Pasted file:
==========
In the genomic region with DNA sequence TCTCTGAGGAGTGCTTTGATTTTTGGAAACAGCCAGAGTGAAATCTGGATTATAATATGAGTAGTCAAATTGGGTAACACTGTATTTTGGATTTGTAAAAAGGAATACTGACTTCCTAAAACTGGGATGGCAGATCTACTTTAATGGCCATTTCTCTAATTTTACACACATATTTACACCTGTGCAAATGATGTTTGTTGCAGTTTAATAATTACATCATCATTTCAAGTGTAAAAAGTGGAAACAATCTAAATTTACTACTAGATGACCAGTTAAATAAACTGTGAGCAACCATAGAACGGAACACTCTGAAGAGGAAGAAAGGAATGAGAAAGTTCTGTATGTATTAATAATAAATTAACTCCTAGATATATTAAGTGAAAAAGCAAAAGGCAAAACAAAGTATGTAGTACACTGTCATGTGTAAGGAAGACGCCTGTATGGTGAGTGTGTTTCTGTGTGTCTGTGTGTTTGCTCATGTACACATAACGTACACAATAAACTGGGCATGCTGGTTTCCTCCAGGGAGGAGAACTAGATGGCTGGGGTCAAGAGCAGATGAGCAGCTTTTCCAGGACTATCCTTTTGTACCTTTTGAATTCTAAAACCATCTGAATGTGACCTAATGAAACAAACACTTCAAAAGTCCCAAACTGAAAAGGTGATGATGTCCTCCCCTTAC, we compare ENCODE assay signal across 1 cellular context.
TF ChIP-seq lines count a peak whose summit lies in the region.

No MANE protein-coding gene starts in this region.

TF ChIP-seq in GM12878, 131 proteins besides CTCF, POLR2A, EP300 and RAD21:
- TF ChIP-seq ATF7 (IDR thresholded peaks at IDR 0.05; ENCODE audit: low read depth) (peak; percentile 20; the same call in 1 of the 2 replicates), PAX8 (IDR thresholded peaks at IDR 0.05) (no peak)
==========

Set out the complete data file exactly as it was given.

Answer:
In the genomic region with DNA sequence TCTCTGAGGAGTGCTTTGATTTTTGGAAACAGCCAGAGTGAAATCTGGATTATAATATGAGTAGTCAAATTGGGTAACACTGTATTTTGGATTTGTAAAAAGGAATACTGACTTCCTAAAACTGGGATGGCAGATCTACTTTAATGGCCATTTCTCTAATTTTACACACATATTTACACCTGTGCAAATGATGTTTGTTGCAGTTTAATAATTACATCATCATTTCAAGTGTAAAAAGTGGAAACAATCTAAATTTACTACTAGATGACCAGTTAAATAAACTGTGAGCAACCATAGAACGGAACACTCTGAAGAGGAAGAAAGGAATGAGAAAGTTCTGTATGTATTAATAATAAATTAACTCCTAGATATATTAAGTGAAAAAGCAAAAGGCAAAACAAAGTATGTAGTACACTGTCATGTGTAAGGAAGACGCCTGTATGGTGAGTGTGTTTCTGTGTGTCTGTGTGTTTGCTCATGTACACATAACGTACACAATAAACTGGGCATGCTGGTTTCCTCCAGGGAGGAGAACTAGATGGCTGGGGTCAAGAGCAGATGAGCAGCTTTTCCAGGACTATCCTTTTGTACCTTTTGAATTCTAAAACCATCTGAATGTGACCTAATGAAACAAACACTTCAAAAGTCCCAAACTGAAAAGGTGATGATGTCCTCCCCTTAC, we compare ENCODE assay signal across 1 cellular context.
TF ChIP-seq lines count a peak whose summit lies in the region.

No MANE protein-coding gene starts in this region.

TF ChIP-seq in GM12878, 131 proteins besides CTCF, POLR2A, EP300 and RAD21:
- TF ChIP-seq ATF7 (IDR thresholded peaks at IDR 0.05; ENCODE audit: low read depth) (peak; percentile 20; the same call in 1 of the 2 replicates), PAX8 (IDR thresholded peaks at IDR 0.05) (no peak)